Judge Cites 'Egregious Breach' of Ethics, Slashes Law Firm Fee from $12M to $500K
An antitrust class action over the fees charged to law graduates to take the BAR/BRI test preparation course for their bar exams was settled for $49 million in 2007.
The settlement by West Publishing Corp., which owns BAR/BRI, resolved claims that it made a secret market-monopolization deal with Kaplan Inc., which markets preparation classes for the Law School Admission Test. But there is still an ongoing battle over the legal fees for McGuireWoods, according to a National Law Journal.
Citing an “egregious breach of McGuireWoods’ ethical duties,” U.S. District Judge Manuel Real slashed the firm’s award on Monday from the $12 million provided for in the settlement to $500,000, in a bench ruling, the article reports. The law firm violated California Rules of Professional Conduct, the judge said in an earlier opinion, by failing to tell class members of incentive payments of between $25,000 and $75,000 that were to go to lead plaintiffs. (The incentive fees have since been eliminated.)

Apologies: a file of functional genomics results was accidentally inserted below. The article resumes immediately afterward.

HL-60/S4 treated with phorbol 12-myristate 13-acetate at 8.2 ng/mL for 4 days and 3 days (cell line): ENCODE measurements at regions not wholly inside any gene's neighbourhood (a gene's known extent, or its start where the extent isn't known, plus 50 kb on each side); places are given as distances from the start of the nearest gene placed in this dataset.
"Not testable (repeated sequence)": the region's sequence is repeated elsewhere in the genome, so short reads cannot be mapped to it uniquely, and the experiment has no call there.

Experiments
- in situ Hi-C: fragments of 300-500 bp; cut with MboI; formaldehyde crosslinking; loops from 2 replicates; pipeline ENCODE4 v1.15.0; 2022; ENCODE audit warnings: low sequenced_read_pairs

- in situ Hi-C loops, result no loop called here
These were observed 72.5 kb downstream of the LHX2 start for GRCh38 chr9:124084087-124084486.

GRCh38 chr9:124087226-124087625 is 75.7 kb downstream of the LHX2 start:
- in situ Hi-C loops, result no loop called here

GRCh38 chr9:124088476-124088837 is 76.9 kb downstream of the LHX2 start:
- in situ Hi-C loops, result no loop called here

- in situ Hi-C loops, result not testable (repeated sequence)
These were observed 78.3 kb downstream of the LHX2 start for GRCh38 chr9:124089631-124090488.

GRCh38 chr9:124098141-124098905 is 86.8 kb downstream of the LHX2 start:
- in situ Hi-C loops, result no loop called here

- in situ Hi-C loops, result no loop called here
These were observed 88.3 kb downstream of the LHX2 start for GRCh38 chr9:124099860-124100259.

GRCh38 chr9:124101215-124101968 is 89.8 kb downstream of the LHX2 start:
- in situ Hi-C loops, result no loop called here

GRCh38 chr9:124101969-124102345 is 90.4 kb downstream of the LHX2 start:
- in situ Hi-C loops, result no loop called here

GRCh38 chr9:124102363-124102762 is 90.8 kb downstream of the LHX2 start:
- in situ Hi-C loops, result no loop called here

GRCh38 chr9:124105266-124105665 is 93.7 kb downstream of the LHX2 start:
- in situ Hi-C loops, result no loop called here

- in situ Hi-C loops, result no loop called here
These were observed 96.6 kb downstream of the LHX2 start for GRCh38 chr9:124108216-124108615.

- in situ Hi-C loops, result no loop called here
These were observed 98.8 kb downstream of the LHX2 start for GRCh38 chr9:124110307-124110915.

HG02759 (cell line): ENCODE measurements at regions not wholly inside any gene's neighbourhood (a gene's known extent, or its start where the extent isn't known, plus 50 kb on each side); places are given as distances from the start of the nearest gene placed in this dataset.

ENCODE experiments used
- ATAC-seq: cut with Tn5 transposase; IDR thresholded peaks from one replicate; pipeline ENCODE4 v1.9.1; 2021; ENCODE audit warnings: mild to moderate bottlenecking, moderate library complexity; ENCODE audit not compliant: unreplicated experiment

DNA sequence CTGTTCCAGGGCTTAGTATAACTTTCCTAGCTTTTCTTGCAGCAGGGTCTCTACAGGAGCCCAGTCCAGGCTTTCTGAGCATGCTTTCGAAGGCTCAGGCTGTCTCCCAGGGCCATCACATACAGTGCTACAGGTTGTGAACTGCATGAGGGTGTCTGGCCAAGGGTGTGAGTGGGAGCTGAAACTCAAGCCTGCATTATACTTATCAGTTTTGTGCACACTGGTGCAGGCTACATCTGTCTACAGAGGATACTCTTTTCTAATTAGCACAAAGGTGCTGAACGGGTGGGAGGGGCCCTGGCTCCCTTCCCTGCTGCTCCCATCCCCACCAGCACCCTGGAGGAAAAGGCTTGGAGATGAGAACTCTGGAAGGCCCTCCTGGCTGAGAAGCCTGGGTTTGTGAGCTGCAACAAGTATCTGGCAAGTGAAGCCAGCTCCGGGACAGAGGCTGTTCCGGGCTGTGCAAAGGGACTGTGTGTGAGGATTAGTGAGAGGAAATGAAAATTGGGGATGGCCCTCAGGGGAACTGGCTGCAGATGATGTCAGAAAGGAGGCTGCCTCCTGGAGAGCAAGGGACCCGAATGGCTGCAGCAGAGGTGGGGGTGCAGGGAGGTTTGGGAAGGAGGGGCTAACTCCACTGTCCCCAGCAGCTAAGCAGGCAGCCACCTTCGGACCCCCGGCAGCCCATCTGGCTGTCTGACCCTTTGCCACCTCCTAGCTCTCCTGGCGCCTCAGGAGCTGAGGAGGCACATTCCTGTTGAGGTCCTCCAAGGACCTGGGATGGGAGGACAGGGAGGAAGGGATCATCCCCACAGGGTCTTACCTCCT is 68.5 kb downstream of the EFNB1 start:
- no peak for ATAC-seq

Partner Sidney Kanazawa expressed disappointment about the decision in a written statement and said the firm plans to appeal. There “clearly was no egregious conduct” by his firm. Such incentive fees were approved in other cases, he said, and it was no secret that they were to be paid in this case.
Court documents show the case has cost his firm some $1.25 million in expenses and $5.6 million in attorney time.